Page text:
This is a simple question, yet, surprisingly, we still don’t really know.
The primary organs damaged in H1N1 infections are the lungs. Damage may either be directly due to the virus or as a result of a secondary bacterial infection (viral and bacterial pneumonia, respectively). The role of direct action of the new H1N1 virus versus bacterial superinfections in severe cases is still unsettled. Early studies indicated few or no bacterial infections in patients with lab-confirmed infections. However, a more recent study (Louie et al. 2009) demonstrated bacterial infections of the lungs in 29% of the patients who had died of pandemic flu. Bacteria included Streptococcus pneumoniae, Staphylococcus aureus, Streptococcus pyogenes, Streptococcus mitis and Haemophilus influenzae, in decreasing order of frequency.
So, bacteria appear to be present in some, but not all, fatal cases. One possibility is that people die for more than one reason. Some may die directly from viral infections while others die from bacterial superinfections. What are the implications of this possibility for treatment? Anecdotal reports suggest that Tamiflu decreases the severity of symptoms for most people diagnosed with pandemic H1N1. Antivirals may be regarded as an “upstream” treatment which decreases the damage done to the lungs by the virus. This might prevent both viral pneumonia, directly, and bacterial pneumonia, indirectly, by protecting the lungs from damage. If antivirals are not used, the lungs may fail as a result of direct viral damage. Some individuals may survive this initial assault but then suffer a second invasion by bacteria. If antibiotics are given in time, this may stop bacteria from doing irreparable damage to the lungs. If not, some patients may survive the virus only to die from bacterial infections. The final treatments for people with severely damaged lungs, mechanical ventilators and ECMO, offer some hope, but have relatively high failure rates.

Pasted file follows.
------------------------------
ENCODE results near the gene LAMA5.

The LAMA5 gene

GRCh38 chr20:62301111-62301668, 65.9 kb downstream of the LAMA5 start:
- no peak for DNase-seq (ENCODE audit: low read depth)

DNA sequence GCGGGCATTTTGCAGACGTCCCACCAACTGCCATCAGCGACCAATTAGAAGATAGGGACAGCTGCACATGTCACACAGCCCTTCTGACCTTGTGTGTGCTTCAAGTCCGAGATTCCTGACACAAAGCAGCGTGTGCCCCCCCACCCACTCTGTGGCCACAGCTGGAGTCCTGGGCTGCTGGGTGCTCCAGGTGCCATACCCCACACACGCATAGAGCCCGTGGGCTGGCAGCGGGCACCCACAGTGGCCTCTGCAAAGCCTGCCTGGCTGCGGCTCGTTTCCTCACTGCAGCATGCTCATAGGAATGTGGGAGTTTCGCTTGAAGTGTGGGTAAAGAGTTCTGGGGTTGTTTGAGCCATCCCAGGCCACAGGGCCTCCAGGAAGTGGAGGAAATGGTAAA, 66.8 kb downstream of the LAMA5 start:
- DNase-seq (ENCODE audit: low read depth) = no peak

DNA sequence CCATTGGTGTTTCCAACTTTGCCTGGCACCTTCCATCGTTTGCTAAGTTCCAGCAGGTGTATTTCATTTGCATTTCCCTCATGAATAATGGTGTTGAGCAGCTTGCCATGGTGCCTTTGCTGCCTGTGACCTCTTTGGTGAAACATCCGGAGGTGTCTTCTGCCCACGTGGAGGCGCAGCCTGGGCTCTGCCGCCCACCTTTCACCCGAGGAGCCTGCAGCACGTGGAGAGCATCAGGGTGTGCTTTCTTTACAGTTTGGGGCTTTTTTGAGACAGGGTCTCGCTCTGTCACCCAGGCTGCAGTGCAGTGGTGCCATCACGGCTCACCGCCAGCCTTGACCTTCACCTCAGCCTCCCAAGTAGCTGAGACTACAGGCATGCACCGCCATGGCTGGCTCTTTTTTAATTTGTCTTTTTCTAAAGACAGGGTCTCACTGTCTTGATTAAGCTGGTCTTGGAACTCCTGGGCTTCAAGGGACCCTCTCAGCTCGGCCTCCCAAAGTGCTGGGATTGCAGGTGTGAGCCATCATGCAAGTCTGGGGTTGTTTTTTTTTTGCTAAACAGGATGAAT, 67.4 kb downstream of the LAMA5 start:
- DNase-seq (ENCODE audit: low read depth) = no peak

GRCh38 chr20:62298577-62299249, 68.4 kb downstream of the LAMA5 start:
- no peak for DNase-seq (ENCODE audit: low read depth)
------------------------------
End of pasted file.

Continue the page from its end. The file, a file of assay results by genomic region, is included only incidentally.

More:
The CDC is looking for patients with hemorrhagic pneumonia (see Coughing up blood for information). They suspect that it may be more common in patients infected with pandemic H1N1 than seasonal flu. Such patients may experience acute respiratory distress syndrome, which has a poor prognosis. As the CDC acknowledges, determining whether a person infected with H1N1 will go on to exhibit severe symptoms is difficult. Although some have underlying conditions, many do not. Some patients have gone from mild symptoms to death within 48 hours. If we apply the precautionary principle to H1N1 infections, the logical treatment is both antivirals and antibiotics.
We have the means to reduce death from pandemic flu – Tamiflu and antibiotics. Let’s use them.
Louie et al. (2009) Bacterial Coinfections in Lung Tissue Specimens from Fatal Cases of 2009 Pandemic Influenza A (H1N1) — United States, May–August 2009. MMWR Weekly. October 2, 2009. 58: 1071-1074.